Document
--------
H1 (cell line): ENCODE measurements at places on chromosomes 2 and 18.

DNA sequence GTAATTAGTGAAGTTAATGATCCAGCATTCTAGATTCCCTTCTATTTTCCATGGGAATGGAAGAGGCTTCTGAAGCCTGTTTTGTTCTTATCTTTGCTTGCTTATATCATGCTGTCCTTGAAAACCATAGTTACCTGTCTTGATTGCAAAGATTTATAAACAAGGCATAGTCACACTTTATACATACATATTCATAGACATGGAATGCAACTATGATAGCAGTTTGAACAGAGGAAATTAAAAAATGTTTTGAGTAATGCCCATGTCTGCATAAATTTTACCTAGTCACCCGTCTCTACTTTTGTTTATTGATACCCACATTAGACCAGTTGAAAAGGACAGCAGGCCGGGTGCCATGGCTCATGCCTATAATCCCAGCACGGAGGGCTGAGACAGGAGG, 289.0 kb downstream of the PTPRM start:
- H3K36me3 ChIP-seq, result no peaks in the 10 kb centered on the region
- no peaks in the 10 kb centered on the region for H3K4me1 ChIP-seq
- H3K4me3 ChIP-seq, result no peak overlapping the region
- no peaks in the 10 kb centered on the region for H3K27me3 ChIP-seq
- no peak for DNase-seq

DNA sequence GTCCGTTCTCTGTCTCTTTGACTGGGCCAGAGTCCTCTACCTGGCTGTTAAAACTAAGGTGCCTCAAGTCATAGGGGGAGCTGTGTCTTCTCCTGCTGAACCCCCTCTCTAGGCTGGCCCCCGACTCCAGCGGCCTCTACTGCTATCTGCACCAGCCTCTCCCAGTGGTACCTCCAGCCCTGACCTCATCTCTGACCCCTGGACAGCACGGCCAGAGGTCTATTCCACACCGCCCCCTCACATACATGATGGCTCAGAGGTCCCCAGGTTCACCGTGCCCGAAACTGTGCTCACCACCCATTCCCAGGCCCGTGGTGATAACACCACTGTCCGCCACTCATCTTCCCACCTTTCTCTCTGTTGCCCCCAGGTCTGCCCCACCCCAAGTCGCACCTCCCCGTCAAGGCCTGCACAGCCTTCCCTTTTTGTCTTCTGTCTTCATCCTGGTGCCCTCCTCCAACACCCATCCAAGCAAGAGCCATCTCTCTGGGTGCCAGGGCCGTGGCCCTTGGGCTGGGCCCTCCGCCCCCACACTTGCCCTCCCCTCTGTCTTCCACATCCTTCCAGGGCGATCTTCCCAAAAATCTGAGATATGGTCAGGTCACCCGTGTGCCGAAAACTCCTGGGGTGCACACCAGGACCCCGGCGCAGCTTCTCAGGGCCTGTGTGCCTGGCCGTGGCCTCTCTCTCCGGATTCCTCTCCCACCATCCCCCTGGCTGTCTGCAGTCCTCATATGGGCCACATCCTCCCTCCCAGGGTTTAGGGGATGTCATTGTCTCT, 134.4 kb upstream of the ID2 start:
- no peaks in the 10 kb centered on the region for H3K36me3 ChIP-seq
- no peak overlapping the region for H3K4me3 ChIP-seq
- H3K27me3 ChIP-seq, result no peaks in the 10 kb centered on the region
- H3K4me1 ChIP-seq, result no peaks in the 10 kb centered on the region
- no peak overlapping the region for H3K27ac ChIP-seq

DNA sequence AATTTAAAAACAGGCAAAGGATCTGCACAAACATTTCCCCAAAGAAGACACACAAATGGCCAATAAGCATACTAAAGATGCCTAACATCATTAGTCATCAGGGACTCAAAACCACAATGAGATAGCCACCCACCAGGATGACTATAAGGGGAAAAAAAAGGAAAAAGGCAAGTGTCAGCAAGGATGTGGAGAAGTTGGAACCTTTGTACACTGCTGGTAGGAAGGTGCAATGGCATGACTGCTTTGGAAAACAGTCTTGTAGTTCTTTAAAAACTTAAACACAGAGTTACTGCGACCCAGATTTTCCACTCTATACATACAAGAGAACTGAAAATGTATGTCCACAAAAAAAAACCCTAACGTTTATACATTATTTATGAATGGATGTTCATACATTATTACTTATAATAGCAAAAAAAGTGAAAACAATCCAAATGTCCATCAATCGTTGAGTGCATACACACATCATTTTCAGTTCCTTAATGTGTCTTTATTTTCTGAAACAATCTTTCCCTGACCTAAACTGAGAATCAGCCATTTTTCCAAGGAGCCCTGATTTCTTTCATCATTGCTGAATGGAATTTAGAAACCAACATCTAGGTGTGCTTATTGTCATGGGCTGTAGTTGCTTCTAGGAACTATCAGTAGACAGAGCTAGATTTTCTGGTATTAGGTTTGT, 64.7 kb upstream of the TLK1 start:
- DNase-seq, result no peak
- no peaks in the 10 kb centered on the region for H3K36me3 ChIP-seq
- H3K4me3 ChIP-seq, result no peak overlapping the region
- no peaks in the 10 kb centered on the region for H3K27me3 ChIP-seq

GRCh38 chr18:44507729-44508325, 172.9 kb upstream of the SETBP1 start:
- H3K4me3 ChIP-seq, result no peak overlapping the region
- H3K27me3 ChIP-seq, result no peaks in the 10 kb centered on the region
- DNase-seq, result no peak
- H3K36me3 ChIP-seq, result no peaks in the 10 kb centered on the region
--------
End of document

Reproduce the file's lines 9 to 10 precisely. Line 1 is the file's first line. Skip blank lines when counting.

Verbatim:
- no peaks in the 10 kb centered on the region for H3K36me3 ChIP-seq
- no peak overlapping the region for H3K4me3 ChIP-seq